From the early 1970s into the ’90s, Texaco pumped 1.5 billion barrels of oil out of hundreds of wells dug in Ecuador’s Amazon rainforest.
The company disposed of billions of gallons of toxic oil waste from each well into nearby waste pits. Most of those pits are still there, mixing chemicals with groundwater and killing fish and wildlife. Birth defects and cancers are now common among the native people.
The damage to the ecosystem has upended the way of life of the region’s six indigenous groups and its farmers.
Now, big oil could be forced to pay for the cleanup and damage its wells are causing. With the help of U.S. attorneys, the indigenous groups and environmental community sued. They are now awaiting what is likely to be a landmark ruling from an Ecuadoran judge who may hold Chevron, which bought Texaco in 2001, liable for up to $27 billion in damages.
The case, Aguinda vs. Chevron, is emboldening other indigenous groups around the globe to take on multinational companies that have run roughshod over their lands and livelihoods, and it serves as a warning to other companies that are considering projects that would destroy the environment.
As an energy source, the wind holds a lot of promise. It doesn’t pollute, it doesn’t cause climate change, and it doesn’t use or contaminate water.
But wind has a huge drawback: it is unreliable.
More than two dozen states have mandated renewable energy standards stating that a certain percentage of electricity must be generated by renewable sources like wind, and the nation may soon have a similar RES. But in order to meet electricity demand, power generators will have to be able to predict how much power the wind will generate an hour, a day or a year from now.
Stepping in to meet that need is the evolving technology of wind power forecasting.
As the United States sped along the Information Superhighway through the 1990s, it left its electricity grid in the dust.
Now, energy efficiency has become an imperative, and momentum is building to merge information and power into a smart grid that can promote energy efficiency and savings.
Miami became the one of the largest U.S. cities to embrace that shift last month when it announced it would invest $200 million in smart meters for homes. Boulder, Colo., Austin, Texas, Southern California Edison and Duke Energy Indiana are also planning smart grids or smart metering programs.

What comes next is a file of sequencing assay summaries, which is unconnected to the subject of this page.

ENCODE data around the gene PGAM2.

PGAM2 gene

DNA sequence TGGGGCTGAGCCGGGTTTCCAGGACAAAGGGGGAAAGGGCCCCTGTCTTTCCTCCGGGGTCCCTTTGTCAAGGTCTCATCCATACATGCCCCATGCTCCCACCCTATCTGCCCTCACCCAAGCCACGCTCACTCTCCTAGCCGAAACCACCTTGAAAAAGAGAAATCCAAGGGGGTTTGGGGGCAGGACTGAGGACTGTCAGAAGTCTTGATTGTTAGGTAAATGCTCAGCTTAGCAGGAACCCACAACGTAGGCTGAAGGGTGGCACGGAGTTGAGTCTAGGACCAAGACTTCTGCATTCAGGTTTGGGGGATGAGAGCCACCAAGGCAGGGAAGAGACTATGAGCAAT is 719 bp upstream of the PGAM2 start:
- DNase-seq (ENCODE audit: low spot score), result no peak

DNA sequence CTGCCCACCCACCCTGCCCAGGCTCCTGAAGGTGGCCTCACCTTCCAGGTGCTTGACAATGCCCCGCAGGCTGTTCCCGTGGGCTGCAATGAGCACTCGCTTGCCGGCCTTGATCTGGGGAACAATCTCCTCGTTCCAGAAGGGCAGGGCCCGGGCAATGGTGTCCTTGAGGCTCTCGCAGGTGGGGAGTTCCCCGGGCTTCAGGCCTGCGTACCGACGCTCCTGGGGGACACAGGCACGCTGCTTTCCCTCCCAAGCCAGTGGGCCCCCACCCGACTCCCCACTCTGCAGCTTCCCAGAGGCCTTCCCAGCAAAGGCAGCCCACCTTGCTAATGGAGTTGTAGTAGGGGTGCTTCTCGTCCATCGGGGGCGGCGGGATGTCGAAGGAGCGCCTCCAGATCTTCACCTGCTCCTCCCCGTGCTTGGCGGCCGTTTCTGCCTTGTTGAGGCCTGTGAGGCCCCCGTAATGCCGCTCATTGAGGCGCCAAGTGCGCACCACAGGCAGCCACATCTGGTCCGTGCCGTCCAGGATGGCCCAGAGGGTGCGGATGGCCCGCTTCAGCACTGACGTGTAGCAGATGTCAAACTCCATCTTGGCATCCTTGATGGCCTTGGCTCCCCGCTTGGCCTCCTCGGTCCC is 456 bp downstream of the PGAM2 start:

The federal government is getting on board, too. President Obama and Energy Secretary Steven Chu regularly talk about a smart grid future – built by U.S. innovators. Congress this year has already invested $4 billion in smart grid technology in the stimulus package alone, and federal agencies are getting to work designing an overhaul of the power system.
Smart grid technology will eventually revolutionize how we generate, distribute and consume energy on both macro and micro levels.
To get there, however, the nation will have to get over some significant technological and institutional hurdles.
Governments around the world are beginning to take action on a newly recognized climate threat that has been right in front of our eyes for decades: the soot that spews from diesel engines and that forms hazy blankets over villages using wood- and dung-burning cook-stoves and areas where forests have been cleared by burning.
Soot, or black carbon, is believed to be responsible for 18 percent of the planet’s warming, an impact that wasn't well understood just two years ago when the Intergovernmental Panel on Climate Change released its latest report.
“Black carbon is now commonly believed to be the second most important climate forcing agent after carbon dioxide,” says Erika Rosenthal, an international program attorney for Earthjustice.
At a meeting of the Arctic Council today in Norway, the United States, Russia, Canada and other Arctic nations took the first step to begin reducing that danger by establishing a task force that will examine ways to decrease the global production of soot.
While Michigan struggles with the highest unemployment rate in the nation, it’s governor has been putting in a foundation for next generation technology that is beginning to draw green businesses and the promise of thousands of new jobs.
This week, the state announced that a set of new tax breaks totaling $543.5 million had lured four manufacturers of hybrid and electric car batteries.
The four companies will invest $1.7 billion and create nearly 6,700 jobs in Michigan; the state will also help them seek some of the $2 billion in federal stimulus money that has been set aside for advanced battery research.